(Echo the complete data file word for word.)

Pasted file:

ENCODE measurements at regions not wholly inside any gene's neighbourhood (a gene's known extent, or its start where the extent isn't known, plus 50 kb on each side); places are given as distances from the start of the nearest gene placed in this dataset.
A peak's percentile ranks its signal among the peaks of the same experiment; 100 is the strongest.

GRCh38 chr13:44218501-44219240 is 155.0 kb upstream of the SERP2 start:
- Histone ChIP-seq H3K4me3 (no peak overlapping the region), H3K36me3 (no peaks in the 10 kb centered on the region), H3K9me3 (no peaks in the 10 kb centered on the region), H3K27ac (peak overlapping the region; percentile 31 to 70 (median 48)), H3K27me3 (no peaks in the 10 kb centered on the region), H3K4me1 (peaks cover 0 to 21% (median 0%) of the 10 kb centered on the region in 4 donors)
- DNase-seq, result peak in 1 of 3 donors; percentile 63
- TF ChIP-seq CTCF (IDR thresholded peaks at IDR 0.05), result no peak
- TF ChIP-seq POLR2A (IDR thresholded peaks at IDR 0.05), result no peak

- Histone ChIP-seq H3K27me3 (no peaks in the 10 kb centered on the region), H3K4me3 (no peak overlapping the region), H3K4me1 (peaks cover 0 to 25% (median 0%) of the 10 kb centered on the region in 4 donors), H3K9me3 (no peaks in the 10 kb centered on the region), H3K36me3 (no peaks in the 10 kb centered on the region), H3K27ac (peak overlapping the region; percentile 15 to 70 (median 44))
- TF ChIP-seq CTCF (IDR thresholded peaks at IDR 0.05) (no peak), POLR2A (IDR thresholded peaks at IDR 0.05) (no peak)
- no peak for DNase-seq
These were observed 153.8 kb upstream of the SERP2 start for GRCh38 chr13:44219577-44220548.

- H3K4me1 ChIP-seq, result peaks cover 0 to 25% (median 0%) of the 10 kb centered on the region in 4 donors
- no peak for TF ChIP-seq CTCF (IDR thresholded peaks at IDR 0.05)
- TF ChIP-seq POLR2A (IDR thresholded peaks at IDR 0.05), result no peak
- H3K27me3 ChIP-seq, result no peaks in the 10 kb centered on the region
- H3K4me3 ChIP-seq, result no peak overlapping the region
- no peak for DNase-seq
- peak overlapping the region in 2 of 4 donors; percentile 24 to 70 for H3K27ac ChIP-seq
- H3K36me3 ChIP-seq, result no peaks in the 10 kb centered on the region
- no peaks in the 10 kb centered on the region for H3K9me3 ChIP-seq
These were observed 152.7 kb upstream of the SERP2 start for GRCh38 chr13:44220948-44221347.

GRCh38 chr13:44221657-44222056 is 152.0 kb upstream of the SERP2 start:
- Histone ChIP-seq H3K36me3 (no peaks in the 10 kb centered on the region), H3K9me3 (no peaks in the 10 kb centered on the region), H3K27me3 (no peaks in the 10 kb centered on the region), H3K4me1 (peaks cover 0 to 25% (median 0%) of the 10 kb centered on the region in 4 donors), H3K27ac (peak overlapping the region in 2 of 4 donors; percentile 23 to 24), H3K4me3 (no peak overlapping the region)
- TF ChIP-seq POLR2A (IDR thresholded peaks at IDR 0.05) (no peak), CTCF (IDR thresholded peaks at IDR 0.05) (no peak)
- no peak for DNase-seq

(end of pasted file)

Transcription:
ENCODE measurements at regions not wholly inside any gene's neighbourhood (a gene's known extent, or its start where the extent isn't known, plus 50 kb on each side); places are given as distances from the start of the nearest gene placed in this dataset.
A peak's percentile ranks its signal among the peaks of the same experiment; 100 is the strongest.

GRCh38 chr13:44218501-44219240 is 155.0 kb upstream of the SERP2 start:
- Histone ChIP-seq H3K4me3 (no peak overlapping the region), H3K36me3 (no peaks in the 10 kb centered on the region), H3K9me3 (no peaks in the 10 kb centered on the region), H3K27ac (peak overlapping the region; percentile 31 to 70 (median 48)), H3K27me3 (no peaks in the 10 kb centered on the region), H3K4me1 (peaks cover 0 to 21% (median 0%) of the 10 kb centered on the region in 4 donors)
- DNase-seq, result peak in 1 of 3 donors; percentile 63
- TF ChIP-seq CTCF (IDR thresholded peaks at IDR 0.05), result no peak
- TF ChIP-seq POLR2A (IDR thresholded peaks at IDR 0.05), result no peak

- Histone ChIP-seq H3K27me3 (no peaks in the 10 kb centered on the region), H3K4me3 (no peak overlapping the region), H3K4me1 (peaks cover 0 to 25% (median 0%) of the 10 kb centered on the region in 4 donors), H3K9me3 (no peaks in the 10 kb centered on the region), H3K36me3 (no peaks in the 10 kb centered on the region), H3K27ac (peak overlapping the region; percentile 15 to 70 (median 44))
- TF ChIP-seq CTCF (IDR thresholded peaks at IDR 0.05) (no peak), POLR2A (IDR thresholded peaks at IDR 0.05) (no peak)
- no peak for DNase-seq
These were observed 153.8 kb upstream of the SERP2 start for GRCh38 chr13:44219577-44220548.

- H3K4me1 ChIP-seq, result peaks cover 0 to 25% (median 0%) of the 10 kb centered on the region in 4 donors
- no peak for TF ChIP-seq CTCF (IDR thresholded peaks at IDR 0.05)
- TF ChIP-seq POLR2A (IDR thresholded peaks at IDR 0.05), result no peak
- H3K27me3 ChIP-seq, result no peaks in the 10 kb centered on the region
- H3K4me3 ChIP-seq, result no peak overlapping the region
- no peak for DNase-seq
- peak overlapping the region in 2 of 4 donors; percentile 24 to 70 for H3K27ac ChIP-seq
- H3K36me3 ChIP-seq, result no peaks in the 10 kb centered on the region
- no peaks in the 10 kb centered on the region for H3K9me3 ChIP-seq
These were observed 152.7 kb upstream of the SERP2 start for GRCh38 chr13:44220948-44221347.

GRCh38 chr13:44221657-44222056 is 152.0 kb upstream of the SERP2 start:
- Histone ChIP-seq H3K36me3 (no peaks in the 10 kb centered on the region), H3K9me3 (no peaks in the 10 kb centered on the region), H3K27me3 (no peaks in the 10 kb centered on the region), H3K4me1 (peaks cover 0 to 25% (median 0%) of the 10 kb centered on the region in 4 donors), H3K27ac (peak overlapping the region in 2 of 4 donors; percentile 23 to 24), H3K4me3 (no peak overlapping the region)
- TF ChIP-seq POLR2A (IDR thresholded peaks at IDR 0.05) (no peak), CTCF (IDR thresholded peaks at IDR 0.05) (no peak)
- no peak for DNase-seq